Co-founders Osiris Hoil, CEO, and Marc Wallace, chairman Images courtesy of District TacoCo-founders Osiris Hoil, CEO, and Marc Wallace, chairman Images courtesy of District TacoChipotle Mexican Grill, Five Guys, Panera Bread, QDOBA Mexican Eats — those are some of the most familiar names and groundbreaking concepts in the fast-casual segment that continue to set the pace in the category they helped define. But in the collective shadow of such Goliaths, there’s a slew of up-and-coming concepts — some very new, some newly invigorated and primed for expansion — keeping the category fresh, dynamic and more diverse than ever.

Their menus range from classic comfort and soul foods to ethnic and fusion cuisines, plant-forward, diet-friendly and indulgent vegan. Their founders include entrepreneurial immigrants, opportunity-spotting friends and family members, and even corporate chains seeking new avenues for growth. But as different as they may be, they’re all driven to satisfy consumer appetites for high-quality, flavorful foods, customization, speed and convenience while at the same time delivering unique brand experiences.

District Taco

  • Founders: Osiris Hoil and Marc Wallace
  • HQ: Falls Church, Va.
  • Menu focus: Yucatan-style Mexican
  • Units: 14
  • Average check: $22
  • Ideal unit size: 2,000 – 2,500 square feet

fast casual district ird17khtFounded in 2009 as a taco cart in Rosslyn, Va., by Osiris Hoil and his neighbor Marc Wallace, a tech entrepreneur, District Taco adds unique flavor to the Mexican fast-casual segment. For starters, co-founder, CEO and chief visionary Hoil is a Mexican immigrant who set out to create a concept around the flavors and foods he grew up with, especially authentic Yucatan-style tacos and salsas made from freshly grilled tomatoes and chiles.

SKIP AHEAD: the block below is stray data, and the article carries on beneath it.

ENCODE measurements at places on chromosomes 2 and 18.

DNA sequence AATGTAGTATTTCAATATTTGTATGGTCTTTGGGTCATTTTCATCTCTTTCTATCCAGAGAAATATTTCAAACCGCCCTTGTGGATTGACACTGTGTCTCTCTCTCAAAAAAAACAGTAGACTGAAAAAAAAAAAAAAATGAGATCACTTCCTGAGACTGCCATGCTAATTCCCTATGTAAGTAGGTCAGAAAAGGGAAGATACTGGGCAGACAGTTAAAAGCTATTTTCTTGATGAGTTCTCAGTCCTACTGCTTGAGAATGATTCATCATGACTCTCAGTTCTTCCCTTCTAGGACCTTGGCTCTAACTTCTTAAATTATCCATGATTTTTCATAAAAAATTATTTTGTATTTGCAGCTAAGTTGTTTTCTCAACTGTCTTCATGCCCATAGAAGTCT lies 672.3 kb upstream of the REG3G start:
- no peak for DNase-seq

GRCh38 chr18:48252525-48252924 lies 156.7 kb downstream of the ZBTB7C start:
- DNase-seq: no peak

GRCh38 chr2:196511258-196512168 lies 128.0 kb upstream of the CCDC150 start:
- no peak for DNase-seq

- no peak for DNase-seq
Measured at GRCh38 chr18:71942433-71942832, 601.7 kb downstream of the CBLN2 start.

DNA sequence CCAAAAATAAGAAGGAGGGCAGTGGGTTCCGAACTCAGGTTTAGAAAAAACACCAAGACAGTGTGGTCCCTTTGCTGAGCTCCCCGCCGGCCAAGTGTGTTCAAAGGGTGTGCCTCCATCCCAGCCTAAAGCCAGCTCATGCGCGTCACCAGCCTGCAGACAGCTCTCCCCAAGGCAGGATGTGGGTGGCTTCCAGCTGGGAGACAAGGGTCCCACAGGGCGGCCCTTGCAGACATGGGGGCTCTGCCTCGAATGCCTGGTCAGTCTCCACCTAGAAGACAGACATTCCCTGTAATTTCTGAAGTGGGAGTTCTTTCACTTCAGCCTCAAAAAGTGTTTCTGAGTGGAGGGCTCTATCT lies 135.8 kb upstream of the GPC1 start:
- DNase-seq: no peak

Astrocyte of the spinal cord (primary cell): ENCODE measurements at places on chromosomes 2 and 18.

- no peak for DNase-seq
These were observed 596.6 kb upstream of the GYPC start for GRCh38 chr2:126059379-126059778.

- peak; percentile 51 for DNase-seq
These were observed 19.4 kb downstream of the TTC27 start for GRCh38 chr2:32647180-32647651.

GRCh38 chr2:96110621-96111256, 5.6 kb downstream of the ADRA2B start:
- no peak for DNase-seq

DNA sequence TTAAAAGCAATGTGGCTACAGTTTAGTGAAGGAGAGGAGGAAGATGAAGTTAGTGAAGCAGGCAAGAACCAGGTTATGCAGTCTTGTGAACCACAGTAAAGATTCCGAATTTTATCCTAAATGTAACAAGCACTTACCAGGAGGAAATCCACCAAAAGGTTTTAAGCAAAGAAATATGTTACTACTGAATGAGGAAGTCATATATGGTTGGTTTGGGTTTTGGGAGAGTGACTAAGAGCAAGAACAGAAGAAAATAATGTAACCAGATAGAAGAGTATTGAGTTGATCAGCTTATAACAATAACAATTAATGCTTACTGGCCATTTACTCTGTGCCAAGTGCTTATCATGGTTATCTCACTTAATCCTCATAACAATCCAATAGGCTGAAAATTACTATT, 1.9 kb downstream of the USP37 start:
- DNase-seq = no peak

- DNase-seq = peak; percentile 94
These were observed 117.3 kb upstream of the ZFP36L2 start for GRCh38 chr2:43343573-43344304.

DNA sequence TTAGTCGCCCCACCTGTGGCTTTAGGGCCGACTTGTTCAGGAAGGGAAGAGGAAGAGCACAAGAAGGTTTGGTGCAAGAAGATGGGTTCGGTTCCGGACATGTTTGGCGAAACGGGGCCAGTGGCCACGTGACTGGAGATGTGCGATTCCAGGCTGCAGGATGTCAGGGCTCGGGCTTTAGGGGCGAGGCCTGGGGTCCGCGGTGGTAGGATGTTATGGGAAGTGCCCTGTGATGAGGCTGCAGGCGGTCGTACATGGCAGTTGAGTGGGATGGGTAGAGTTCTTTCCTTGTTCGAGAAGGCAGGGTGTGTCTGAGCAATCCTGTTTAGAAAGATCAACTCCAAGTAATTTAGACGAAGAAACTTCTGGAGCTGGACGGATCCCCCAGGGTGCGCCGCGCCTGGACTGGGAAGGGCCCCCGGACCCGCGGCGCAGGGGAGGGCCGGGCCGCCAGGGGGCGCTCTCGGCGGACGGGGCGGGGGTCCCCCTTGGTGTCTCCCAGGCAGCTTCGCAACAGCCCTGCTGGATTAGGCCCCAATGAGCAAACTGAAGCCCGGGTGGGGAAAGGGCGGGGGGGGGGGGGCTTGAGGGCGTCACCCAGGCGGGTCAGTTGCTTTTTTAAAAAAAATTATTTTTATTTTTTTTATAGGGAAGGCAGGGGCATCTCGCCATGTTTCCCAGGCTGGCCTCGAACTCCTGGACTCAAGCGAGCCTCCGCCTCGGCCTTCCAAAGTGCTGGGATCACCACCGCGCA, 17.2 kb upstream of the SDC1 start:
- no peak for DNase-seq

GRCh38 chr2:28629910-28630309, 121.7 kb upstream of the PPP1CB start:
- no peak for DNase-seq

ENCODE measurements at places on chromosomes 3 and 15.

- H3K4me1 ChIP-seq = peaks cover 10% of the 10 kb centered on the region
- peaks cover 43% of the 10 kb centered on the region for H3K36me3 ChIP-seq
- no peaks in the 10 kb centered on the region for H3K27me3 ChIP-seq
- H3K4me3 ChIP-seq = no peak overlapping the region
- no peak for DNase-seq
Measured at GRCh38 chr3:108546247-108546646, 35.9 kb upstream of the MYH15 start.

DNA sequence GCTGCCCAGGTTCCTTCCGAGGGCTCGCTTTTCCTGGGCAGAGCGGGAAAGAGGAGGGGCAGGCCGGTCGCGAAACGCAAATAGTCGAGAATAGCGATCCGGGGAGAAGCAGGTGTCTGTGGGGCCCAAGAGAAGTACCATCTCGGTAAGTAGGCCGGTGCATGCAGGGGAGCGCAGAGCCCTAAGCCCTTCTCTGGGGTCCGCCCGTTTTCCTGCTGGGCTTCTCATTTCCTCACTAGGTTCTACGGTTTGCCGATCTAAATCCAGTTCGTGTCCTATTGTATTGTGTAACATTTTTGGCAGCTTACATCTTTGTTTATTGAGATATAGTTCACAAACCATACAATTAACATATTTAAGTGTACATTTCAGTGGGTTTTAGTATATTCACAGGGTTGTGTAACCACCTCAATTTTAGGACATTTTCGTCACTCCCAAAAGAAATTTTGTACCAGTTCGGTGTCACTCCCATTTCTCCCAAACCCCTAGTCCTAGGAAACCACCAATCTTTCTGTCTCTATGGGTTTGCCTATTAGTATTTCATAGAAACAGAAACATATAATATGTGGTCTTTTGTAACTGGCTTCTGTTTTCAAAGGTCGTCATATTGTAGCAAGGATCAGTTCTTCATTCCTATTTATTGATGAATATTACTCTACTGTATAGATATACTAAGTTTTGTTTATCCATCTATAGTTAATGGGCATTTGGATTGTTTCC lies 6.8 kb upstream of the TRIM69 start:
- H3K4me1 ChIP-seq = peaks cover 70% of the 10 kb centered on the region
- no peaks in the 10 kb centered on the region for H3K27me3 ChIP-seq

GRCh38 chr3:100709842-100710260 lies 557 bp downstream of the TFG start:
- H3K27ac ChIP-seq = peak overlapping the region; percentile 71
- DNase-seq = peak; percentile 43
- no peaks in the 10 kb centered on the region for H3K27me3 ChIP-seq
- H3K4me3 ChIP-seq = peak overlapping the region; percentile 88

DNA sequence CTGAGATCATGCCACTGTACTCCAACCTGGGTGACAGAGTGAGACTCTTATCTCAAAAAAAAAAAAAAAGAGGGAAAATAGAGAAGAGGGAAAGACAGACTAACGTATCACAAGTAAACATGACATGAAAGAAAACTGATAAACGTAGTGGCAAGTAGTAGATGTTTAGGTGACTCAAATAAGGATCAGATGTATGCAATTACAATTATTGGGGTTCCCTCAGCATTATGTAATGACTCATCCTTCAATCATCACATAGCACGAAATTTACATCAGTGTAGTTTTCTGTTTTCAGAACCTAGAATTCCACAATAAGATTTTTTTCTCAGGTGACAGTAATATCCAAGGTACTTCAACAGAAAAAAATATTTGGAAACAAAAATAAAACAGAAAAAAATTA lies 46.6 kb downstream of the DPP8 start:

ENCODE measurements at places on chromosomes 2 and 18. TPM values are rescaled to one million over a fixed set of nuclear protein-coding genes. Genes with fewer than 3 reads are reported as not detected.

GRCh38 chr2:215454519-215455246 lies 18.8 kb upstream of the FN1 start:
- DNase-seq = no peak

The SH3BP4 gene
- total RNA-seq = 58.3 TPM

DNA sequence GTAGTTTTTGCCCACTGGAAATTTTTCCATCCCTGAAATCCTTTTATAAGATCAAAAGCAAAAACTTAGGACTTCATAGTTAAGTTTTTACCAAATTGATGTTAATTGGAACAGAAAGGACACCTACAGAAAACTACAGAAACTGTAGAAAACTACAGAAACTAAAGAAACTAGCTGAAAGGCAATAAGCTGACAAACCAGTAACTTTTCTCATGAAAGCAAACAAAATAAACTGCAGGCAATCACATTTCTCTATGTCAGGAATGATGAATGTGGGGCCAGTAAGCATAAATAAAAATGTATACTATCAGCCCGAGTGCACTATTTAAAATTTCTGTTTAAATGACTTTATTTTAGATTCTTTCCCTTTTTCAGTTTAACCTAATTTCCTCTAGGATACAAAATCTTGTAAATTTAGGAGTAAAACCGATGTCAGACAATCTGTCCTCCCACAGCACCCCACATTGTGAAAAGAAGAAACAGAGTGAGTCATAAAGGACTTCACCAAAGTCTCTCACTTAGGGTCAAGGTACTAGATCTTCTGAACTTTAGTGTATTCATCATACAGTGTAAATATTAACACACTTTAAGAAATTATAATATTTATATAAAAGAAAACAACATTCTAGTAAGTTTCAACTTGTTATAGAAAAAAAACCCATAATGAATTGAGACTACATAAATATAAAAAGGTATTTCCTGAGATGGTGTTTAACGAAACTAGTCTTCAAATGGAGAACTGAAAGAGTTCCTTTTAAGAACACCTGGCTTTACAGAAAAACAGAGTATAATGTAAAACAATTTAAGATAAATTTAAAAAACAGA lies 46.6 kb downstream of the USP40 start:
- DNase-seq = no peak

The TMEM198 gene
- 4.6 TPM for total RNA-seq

With the now-retired taco cart as their entry point, the partners built their first brick-and-mortar District Taco in 2010 in Arlington, Va., and have since expanded to 14 units in Virginia, D.C., Maryland and Pennsylvania. Emerging from the pandemic with a leaner, more efficient business model — marked by a tighter menu, fully integrated technology systems, and brisk off-premises sales — District Taco is geared up for significant expansion. Franchising launched in 2021 and in 2022 the brand signed multi-unit agreements to develop 75 new units, including four slated to open in 2024.

“COVID forced us to make a lot of quick decisions, including getting an app launched and eliminating about 30% of our menu, which ultimately made us stronger,” Hoil says. “In 2019, online orders were only around 4%. Today, they average around 40%. We’ve been able to reduce our store footprints, from 3,300 square feet to closer to 2,000 square feet. We became much more efficient and felt the time was right to franchise.”
District Taco’s new units feature self-order kiosks and a single cashier for guests who prefer personal interaction. Stores are designed to feel clean and bright with a friendly, high-energy vibe and open kitchens showing fresh, authentic preparations. “As soon as you walk in, the focus is on our team and our food, on the grills, on the freshness,” Hoil says. “We don’t want a lot of distractions from that.”

District Taco’s food, after all, is its biggest differentiator in a segment crowded with national chains. “We make tacos the way that you will have them in Mexico,” he notes. “Nothing else tastes like that. We’ve just created systems to make them faster. Of course, we also have burritos, bowls, quesadillas and other items, but our tacos and Yucatan-inspired flavor profiles set us apart.”

Key expansion targets include suburban locations in existing markets, as well as in New Jersey, New York and Florida. Hoil says his sole focus now is on growth through franchising. “That’s where my energy is and what we’re going to do for the next five years,” he says. “The franchisees are our partners, and I’m very committed to their success.”